Canadian Copro Opportunities: Producers Without Borders

09 • 02

From the immigrant experience to fights for social justice; coming-of-age tales to antiheroes seeking redemption, the ten Canadian projects of Telefilm Canada’s annual Producers Without Borders initiative 2022 reflect the incredible scope of Canadian talent and global appeal of our cinematic stories! Selected to participate in the Berlinale Co-Production Market Visitor Programme these 10 projects in-development are seeking international coproduction partners. Their producers’ presence at the virtual market is a chance to explore networking opps, meetings, conferences, and more.

Spanning the spectrum of drama, comedy, documentary, and more, here’s an introduction to the Producers Without Borders projects:

Nicolas Krief found inspiration in family history when penning Carcajou, this police drama centered around young Nicolas, who finds a large stash of money after his house is searched by police. The 14-year old is determined to follow his Tunisian father’s footsteps and start a business with the questionable windfall. Like in his 2021 short film Opération Carcajou, the feature delves into themes of cultural heritage and filiation. (Produced by Julie Groleau, Couronne Nord.)

Geneviève Dulude-De Celles’s Fleur bleue explores the immigrant experience and the concept of home. Romanian expat Mihai is sent by his art collector boss to his birth country to assess a child-prodigy painter. However, Mihai hasn’t been back since leaving three decades ago. Recognized for 2018’s A Colony (Une colonie), which won Best Film – Generation Kplus at the Berlinale; Best Canadian Feature at the Whistler Film Festival; and three Canadian Screen Awards (including Best Motion Picture and Best First Feature Film), Geneviève Dulude-De Celles is a co-founder of Colonelle Films. (Produced by Fanny Drew, Colonelle Films.)

Set in the 1950s and ’60s, Harry Cepka’s coming-of-age story Eddie echoes similar diasporic concepts. Following the filmmaker’s 2019 feature Raf, the narrative takes place in a small Canadian town, and follows the six-year old titular character and his Czech immigrant family. The boy comes to terms with differences between his parents’ old world values and experiences with those of their new home and culture. (Produced by Sara Blake, Ceroma Films Inc.)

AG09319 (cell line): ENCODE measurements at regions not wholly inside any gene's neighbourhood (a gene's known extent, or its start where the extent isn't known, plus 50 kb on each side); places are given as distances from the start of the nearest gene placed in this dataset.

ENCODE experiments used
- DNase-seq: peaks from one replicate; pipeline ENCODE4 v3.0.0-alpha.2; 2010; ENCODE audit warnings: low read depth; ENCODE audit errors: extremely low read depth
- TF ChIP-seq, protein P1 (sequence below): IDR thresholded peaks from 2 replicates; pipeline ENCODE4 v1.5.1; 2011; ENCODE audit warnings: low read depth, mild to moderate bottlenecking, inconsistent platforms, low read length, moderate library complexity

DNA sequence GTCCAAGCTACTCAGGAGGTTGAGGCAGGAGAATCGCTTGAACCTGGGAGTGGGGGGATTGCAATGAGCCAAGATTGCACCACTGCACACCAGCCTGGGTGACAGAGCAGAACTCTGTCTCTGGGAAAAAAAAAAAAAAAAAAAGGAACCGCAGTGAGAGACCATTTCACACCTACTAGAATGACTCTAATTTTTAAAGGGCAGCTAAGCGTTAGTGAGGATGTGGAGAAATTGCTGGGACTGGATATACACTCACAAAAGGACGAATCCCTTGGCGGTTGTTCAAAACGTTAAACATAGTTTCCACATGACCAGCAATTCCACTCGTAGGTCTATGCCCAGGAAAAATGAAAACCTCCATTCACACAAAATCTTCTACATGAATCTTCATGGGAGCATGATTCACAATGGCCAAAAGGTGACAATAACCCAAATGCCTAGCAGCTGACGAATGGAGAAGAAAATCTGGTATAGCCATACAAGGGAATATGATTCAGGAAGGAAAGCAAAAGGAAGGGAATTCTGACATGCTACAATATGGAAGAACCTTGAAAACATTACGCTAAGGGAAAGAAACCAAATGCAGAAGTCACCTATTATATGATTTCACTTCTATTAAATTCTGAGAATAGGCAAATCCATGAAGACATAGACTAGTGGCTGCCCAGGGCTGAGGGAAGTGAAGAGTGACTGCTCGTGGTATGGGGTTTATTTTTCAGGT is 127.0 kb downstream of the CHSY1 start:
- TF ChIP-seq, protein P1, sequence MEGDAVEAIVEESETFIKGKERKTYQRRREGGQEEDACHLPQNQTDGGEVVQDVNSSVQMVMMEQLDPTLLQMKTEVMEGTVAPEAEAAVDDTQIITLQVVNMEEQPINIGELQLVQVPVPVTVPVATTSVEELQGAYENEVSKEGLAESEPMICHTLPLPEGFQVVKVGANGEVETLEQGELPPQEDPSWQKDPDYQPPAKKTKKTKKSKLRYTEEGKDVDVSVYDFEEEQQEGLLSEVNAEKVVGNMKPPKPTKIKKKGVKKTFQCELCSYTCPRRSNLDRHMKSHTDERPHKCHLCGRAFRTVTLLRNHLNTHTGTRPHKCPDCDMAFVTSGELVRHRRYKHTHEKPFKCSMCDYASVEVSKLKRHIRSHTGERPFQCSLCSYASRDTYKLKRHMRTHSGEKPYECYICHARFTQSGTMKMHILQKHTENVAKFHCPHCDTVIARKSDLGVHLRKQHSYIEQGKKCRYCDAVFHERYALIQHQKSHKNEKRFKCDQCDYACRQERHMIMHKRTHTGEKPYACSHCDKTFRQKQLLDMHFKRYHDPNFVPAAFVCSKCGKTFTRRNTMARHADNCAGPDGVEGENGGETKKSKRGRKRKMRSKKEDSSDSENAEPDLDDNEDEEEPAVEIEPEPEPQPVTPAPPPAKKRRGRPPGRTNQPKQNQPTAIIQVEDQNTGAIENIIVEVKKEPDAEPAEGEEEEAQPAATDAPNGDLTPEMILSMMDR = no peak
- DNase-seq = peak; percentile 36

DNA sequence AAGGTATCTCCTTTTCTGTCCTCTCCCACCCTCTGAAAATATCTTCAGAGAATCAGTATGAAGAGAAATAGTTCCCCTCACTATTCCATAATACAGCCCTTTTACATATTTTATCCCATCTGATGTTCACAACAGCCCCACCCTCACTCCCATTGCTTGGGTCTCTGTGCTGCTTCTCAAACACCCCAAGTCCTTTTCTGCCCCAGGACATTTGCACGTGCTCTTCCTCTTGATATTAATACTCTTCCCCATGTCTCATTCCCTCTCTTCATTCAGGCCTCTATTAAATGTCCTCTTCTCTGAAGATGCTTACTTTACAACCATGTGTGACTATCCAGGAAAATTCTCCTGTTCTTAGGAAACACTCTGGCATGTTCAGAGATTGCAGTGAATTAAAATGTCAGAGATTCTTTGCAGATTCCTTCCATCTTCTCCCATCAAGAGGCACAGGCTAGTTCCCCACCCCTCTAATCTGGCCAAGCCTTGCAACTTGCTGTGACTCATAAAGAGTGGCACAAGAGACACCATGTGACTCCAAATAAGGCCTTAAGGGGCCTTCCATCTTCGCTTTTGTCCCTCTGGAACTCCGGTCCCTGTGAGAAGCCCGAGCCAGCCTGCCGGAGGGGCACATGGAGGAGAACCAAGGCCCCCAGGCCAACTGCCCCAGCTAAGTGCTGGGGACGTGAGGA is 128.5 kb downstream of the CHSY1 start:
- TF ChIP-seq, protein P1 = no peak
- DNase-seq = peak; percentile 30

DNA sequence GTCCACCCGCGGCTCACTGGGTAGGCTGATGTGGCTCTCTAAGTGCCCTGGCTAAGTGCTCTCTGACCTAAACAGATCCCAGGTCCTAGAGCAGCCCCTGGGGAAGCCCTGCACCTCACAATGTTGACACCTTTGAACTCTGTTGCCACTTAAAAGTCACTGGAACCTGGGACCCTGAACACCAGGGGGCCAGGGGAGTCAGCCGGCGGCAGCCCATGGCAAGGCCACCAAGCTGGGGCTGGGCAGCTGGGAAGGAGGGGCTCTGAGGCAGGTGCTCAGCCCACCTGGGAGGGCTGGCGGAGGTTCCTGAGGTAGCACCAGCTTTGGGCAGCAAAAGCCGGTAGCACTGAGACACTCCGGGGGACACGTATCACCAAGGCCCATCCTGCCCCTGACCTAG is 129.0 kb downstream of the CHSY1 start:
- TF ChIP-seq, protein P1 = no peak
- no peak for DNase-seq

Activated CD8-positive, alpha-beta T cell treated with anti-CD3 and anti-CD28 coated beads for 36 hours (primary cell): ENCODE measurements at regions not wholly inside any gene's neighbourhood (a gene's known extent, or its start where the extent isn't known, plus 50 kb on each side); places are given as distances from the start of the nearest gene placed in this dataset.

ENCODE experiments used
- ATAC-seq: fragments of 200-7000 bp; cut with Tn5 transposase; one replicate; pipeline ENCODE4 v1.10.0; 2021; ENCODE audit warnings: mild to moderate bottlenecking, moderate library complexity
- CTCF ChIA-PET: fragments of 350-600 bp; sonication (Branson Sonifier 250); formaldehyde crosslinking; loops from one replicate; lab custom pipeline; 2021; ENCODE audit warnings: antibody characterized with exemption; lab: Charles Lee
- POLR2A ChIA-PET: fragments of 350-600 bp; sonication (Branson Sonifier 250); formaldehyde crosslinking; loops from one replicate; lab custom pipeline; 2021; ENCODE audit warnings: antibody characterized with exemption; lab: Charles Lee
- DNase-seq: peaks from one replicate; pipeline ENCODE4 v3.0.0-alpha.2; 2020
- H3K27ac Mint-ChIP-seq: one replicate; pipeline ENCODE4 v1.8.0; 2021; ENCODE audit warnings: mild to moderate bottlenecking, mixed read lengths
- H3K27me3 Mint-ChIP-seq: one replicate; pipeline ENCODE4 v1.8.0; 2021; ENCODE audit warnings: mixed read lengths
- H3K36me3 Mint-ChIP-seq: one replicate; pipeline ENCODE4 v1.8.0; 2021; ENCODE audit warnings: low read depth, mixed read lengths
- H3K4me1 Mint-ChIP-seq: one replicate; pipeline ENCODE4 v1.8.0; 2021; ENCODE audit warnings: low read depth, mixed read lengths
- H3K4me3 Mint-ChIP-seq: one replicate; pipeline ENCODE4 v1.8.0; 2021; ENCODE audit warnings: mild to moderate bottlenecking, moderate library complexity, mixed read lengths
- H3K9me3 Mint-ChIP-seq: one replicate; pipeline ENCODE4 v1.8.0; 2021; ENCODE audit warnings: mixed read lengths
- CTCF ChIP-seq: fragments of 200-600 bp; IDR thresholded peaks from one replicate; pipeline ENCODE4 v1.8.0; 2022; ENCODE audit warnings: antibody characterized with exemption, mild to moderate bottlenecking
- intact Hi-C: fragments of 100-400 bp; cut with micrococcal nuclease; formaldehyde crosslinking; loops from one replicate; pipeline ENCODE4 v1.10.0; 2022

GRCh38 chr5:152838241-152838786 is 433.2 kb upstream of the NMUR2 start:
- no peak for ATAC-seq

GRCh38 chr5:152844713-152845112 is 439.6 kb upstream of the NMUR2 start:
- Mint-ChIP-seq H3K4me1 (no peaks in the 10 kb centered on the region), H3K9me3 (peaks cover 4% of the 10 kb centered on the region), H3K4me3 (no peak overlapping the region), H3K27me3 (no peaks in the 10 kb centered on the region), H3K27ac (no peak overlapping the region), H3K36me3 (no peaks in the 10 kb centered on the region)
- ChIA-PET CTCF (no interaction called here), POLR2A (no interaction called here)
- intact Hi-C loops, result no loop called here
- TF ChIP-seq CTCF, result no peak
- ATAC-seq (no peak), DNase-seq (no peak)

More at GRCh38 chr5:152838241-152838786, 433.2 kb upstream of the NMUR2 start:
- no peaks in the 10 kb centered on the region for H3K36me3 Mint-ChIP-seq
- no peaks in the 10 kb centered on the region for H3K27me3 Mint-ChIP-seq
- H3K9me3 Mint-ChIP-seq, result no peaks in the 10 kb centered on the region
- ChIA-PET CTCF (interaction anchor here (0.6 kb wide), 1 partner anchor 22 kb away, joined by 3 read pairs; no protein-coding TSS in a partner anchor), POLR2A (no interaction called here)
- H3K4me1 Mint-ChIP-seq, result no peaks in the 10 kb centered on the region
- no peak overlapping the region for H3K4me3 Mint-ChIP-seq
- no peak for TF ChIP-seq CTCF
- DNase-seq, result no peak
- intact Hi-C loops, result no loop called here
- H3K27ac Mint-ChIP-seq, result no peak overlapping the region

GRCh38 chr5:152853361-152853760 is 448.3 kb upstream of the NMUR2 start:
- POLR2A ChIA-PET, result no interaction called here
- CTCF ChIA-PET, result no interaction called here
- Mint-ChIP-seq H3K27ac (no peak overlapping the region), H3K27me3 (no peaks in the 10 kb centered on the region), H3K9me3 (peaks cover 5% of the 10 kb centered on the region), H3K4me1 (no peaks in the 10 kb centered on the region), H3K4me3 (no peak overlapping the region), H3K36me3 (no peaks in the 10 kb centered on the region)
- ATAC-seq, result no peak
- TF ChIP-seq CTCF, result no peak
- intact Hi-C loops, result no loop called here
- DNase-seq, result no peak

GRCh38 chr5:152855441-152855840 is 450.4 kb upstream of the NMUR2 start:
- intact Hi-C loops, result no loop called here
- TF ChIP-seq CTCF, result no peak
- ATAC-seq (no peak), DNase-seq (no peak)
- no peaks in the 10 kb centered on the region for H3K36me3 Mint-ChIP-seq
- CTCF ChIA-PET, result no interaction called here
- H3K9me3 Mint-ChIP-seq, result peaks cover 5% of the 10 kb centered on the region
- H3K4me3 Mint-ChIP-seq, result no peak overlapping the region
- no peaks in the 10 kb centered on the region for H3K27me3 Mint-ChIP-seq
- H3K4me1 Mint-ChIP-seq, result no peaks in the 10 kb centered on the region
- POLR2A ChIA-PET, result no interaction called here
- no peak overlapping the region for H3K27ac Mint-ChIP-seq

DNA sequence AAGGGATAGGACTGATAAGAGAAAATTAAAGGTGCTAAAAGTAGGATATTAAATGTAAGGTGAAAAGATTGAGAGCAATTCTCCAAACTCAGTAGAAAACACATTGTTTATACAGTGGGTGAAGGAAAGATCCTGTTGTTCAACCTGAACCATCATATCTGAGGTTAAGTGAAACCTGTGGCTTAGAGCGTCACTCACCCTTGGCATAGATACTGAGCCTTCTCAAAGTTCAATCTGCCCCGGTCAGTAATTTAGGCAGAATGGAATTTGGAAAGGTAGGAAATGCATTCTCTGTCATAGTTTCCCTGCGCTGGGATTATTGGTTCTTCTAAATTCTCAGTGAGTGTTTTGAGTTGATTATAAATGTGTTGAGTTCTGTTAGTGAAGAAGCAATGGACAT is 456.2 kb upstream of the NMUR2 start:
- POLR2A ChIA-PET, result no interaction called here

From left to right, Arun Fryer, Fanny Drew, Jake Yanowski, Jason Levangie, Jenna MacMillan

Focusing on the relationship between a traditional Muslim mother and her lesbian daughter, who travel to Pakistan for a funeral, Fawzia Mirza’s Me, My Mom & Sharmila examines the immigrant journey across generations and decades. Born in Ontario to Pakistani parents, raised in Nova Scotia, and now based in Chicago, actor, director, and writer Fawzia Mirza is renowned for representing queer Muslim and South Asian stories in her award-winning work, including writing for the Greg Berlanti and Ava DuVernay exec-produced series The Red Line. (Produced by Jason Levangie, Shut Up & Colour Pictures.)

Investigating the revolutionary work of midwives, Nance Ackerman’s documentary series, The Delivery Line shares stories of birth and community from Afghanistan, Mexico, Colombia, Malawi, and Canada (focusing on an Inuit community in Nunavik). Ackerman’s previous films, Conviction, explored alternatives to imprisonment and earned a 2020 WGC Screenwriting Award for Documentary from the Writers Guild of Canada. (Produced by Sergeo Kirby, Loaded Pictures.)

Righteous rebellion and fighting for one’s community are at the heart of Charles Officer’s Africville, to be produced by the filmmaker’s company Canesugar. In 1960s Halifax, a teenager leads resistance to a government urban renewal program set to destroy a small Black settlement and force the inhabitants out of their homes, nefariously under the guise of improving racial integration. Charles Officer’s 2020 film Akilla’s Escape (starring Saul Williams) won four Canadian Screen Awards, including Original Screenplay. (Produced by Jake Yanowski and Charles Officer, Canesugar Filmworks.

Ana Carrizales and Arun Fryer’s documentary project, Chemical Consent, dives into the experiences of women who have suffered abuse during psychoactive treatments. The feature will follow a survivor’s fight to change the protocols for the multi-billion dollar psychedelic industry on the cusp of legalization.” (Produced by AGA Films Inc.)

From left to right, Julie Groleau, Stephanie Sonny Hooker, Sergeo Kirby, Sara Blake, William Woods

An antihero’s search for redemption takes a dark turn in Connor Marsden’s Violence. An ex-junky punk looking for a way out of a violent gang, is instead pulled further into a drug fueled war that is tearing his city apart. This thriller is based on the 2017 short-film of the same name co-directed by Mardsen and Devin Miller.(Produced by William Woods, Woods Entertainment Canada Inc.)

Natty Zavitz’s A Nose For Trouble brings a comedic antihero story to the silver screen through detective Össler B. Mündsey and his ex-wife Marian. When a valuable truffle-hunting pig vanishes in Italy, the stage is set for comedy, intrigue, and kooky characters. A former Degrassi: The Next Generation cast member (fans will recognize him as Bruce the Moose), Natty Zavitz’s recent directorial work includes the award-winning features Acquainted and Edging. (Produced by Stephanie Sonny Hooker, Hometeam Films Inc.)

Rounding up the antihero slate is Jeremy Larter’s comedic feature Who’s Yer Father. Set on Prince Edward Island, this tale is centered around a quirky divorced insurance fraud investigator. A new case embroils him into a world of blackmail, adultery, and the black market lobster trade. Jeremy Larter is known for 2019’s Just Passing Through and the webseries Pogey Beach; both won Canadian Comedy Awards! (Produced by Jenna MacMillan, 63 Lights.)

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